Anyone in doubt if Tesla is one of the big guys in the automotive industry’s neighborhood or not can check its deal with the Shanghai government for Gigafactory 3. Tesla has simply agreed to pay 2.23 billion renminbi – $323 million – every year in taxes. Call that confidence in future success.
If that works as a relief, Tesla will only have to pay that by 2023. It’s either paying that much money or giving the land back to the Shanghai government. The terrain was not bought. It was leased.
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The leasing terms also determine that Tesla needs to invest 14.08 billion renminbi – $2 billion – in “capital expenditure” over the next five years. As if Tesla did not already have that intention from the start with its Chinese factory.
According to Bloomberg, Tesla aims to produce 500,000 cars at the Gigafactory 3 over the next 12 months, but that is not correct. The carmaker got in touch with InsideEVs and what they have declared at the Q2 results presentation was as follows:
“We are looking forward to starting production in China by the end of this year. Depending on the timing of the Gigafactory Shanghai ramp, we continue to target production of over 500,000 vehicles globally in the 12-month period ending June 30, 2020.”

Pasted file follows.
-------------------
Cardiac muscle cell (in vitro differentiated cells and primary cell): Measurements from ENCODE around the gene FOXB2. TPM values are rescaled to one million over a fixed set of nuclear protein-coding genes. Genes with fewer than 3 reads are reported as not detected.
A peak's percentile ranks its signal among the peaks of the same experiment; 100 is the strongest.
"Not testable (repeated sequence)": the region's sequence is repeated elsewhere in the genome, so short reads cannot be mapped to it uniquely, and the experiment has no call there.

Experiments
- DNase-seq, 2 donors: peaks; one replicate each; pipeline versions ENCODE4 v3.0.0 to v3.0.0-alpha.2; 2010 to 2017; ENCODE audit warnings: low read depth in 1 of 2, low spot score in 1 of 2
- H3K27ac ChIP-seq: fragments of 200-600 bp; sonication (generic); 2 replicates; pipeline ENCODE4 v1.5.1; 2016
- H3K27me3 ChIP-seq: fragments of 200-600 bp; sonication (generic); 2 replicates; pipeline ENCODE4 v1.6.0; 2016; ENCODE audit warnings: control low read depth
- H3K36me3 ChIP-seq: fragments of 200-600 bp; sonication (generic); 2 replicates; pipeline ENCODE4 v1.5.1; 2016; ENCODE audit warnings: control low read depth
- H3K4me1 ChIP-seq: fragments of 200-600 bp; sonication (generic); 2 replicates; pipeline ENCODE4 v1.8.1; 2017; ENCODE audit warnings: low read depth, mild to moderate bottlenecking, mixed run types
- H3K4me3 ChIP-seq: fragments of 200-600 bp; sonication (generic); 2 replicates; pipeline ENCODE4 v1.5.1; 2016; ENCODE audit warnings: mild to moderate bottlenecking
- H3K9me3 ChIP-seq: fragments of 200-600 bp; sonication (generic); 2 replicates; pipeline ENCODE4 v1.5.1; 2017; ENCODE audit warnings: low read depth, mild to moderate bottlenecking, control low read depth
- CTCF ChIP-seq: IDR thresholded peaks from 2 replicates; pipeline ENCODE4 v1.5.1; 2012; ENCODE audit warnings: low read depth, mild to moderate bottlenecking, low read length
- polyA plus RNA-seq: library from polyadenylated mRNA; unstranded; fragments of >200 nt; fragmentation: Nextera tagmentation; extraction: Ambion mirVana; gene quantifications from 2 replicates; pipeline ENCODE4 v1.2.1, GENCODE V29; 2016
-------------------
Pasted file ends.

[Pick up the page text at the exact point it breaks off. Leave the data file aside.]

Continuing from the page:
Concerning the commitments Tesla made to Shanghai, the company also wanted to highlight the following:
“We believe the capital expenditure requirement and the tax revenue target will be attainable even if our actual vehicle production was far lower than the volumes we are forecasting.”
We have recently told you China car sales have taken a dive that has affected global demand for lithium, but Tesla did not feel that. Particularly in China, where the 22,000 cars sold in the first semester correspond to a 173.6 percent increase over sales last year.
Sales there for the American brand would probably have been even higher if Tesla could deliver as many cars as the Chinese are willing to buy. Not only due to production itself, but also considering the current trade war with the US.
With a factory in Chinese territory, Tesla will be able not only to increase its share on the biggest car market in the world but also to export to countries that still do not have Tesla official stores, such as Brazil.
If things go as planned, Tesla will be probably happy to pay $323 million in taxes every year. It may even seem cheap at some point.